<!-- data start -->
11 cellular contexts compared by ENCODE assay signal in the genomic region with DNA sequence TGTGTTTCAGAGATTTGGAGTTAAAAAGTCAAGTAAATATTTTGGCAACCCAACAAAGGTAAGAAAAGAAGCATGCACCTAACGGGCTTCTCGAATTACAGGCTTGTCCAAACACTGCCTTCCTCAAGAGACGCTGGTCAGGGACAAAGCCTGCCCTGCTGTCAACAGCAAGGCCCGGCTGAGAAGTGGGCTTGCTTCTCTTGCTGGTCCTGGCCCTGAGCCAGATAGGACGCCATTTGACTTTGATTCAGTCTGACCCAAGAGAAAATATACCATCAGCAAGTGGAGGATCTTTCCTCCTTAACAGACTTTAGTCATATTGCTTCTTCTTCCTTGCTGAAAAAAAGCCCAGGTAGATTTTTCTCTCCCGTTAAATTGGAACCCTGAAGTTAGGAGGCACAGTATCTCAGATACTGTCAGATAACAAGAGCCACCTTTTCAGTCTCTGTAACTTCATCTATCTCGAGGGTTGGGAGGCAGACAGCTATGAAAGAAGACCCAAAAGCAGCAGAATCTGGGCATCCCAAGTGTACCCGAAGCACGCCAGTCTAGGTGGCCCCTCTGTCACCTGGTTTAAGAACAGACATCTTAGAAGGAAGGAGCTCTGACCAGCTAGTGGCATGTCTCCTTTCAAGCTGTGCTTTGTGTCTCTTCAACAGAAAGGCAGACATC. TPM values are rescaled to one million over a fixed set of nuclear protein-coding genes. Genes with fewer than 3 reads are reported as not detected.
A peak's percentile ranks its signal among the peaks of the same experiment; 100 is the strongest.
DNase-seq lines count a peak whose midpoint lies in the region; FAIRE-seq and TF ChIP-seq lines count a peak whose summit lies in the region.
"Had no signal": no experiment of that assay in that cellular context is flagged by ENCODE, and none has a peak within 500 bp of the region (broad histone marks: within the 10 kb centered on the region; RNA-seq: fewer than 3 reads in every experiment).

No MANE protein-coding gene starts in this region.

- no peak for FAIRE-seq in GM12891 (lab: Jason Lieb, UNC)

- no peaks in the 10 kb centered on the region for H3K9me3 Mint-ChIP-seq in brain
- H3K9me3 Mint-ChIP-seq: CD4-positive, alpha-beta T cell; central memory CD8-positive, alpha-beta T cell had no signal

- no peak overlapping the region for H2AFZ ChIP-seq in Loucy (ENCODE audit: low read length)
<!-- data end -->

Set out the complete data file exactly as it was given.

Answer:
11 cellular contexts compared by ENCODE assay signal in the genomic region with DNA sequence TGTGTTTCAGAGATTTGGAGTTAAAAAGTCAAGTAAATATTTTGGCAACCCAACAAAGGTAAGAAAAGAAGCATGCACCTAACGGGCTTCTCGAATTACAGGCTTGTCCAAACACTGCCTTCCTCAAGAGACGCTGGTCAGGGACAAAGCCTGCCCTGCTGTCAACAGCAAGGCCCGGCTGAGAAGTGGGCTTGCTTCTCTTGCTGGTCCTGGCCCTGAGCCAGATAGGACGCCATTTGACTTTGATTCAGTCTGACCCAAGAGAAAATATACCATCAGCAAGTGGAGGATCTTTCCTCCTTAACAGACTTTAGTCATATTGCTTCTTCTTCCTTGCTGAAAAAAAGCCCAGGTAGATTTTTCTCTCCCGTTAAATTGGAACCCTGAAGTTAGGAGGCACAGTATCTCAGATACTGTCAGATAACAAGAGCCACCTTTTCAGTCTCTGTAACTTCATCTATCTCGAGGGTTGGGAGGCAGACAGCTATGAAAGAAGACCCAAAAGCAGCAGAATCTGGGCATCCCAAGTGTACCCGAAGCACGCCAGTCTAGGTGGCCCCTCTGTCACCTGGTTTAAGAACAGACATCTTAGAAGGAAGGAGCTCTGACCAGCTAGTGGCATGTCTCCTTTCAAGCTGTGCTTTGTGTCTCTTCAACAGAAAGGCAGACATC. TPM values are rescaled to one million over a fixed set of nuclear protein-coding genes. Genes with fewer than 3 reads are reported as not detected.
A peak's percentile ranks its signal among the peaks of the same experiment; 100 is the strongest.
DNase-seq lines count a peak whose midpoint lies in the region; FAIRE-seq and TF ChIP-seq lines count a peak whose summit lies in the region.
"Had no signal": no experiment of that assay in that cellular context is flagged by ENCODE, and none has a peak within 500 bp of the region (broad histone marks: within the 10 kb centered on the region; RNA-seq: fewer than 3 reads in every experiment).

No MANE protein-coding gene starts in this region.

- no peak for FAIRE-seq in GM12891 (lab: Jason Lieb, UNC)

- no peaks in the 10 kb centered on the region for H3K9me3 Mint-ChIP-seq in brain
- H3K9me3 Mint-ChIP-seq: CD4-positive, alpha-beta T cell; central memory CD8-positive, alpha-beta T cell had no signal

- no peak overlapping the region for H2AFZ ChIP-seq in Loucy (ENCODE audit: low read length)